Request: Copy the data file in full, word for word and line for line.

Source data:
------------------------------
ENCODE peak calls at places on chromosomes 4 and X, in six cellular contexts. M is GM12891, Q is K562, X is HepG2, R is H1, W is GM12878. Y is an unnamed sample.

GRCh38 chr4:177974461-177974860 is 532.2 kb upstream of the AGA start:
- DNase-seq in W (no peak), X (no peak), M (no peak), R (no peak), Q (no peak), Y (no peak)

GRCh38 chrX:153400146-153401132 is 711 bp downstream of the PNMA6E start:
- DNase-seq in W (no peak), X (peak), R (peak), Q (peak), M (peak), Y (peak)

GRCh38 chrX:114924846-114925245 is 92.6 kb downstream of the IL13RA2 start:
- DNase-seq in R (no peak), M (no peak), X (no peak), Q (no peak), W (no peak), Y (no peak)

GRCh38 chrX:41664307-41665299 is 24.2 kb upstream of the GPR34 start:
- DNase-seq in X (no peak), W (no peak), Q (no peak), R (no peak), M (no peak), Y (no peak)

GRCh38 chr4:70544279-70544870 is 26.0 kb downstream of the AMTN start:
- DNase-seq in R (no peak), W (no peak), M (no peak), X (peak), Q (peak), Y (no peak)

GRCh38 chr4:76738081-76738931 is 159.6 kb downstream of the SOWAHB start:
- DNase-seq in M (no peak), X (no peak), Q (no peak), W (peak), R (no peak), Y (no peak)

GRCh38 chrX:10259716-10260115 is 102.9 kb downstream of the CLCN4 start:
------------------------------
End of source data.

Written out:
ENCODE peak calls at places on chromosomes 4 and X, in six cellular contexts. M is GM12891, Q is K562, X is HepG2, R is H1, W is GM12878. Y is an unnamed sample.

GRCh38 chr4:177974461-177974860 is 532.2 kb upstream of the AGA start:
- DNase-seq in W (no peak), X (no peak), M (no peak), R (no peak), Q (no peak), Y (no peak)

GRCh38 chrX:153400146-153401132 is 711 bp downstream of the PNMA6E start:
- DNase-seq in W (no peak), X (peak), R (peak), Q (peak), M (peak), Y (peak)

GRCh38 chrX:114924846-114925245 is 92.6 kb downstream of the IL13RA2 start:
- DNase-seq in R (no peak), M (no peak), X (no peak), Q (no peak), W (no peak), Y (no peak)

GRCh38 chrX:41664307-41665299 is 24.2 kb upstream of the GPR34 start:
- DNase-seq in X (no peak), W (no peak), Q (no peak), R (no peak), M (no peak), Y (no peak)

GRCh38 chr4:70544279-70544870 is 26.0 kb downstream of the AMTN start:
- DNase-seq in R (no peak), W (no peak), M (no peak), X (peak), Q (peak), Y (no peak)

GRCh38 chr4:76738081-76738931 is 159.6 kb downstream of the SOWAHB start:
- DNase-seq in M (no peak), X (no peak), Q (no peak), W (peak), R (no peak), Y (no peak)

GRCh38 chrX:10259716-10260115 is 102.9 kb downstream of the CLCN4 start: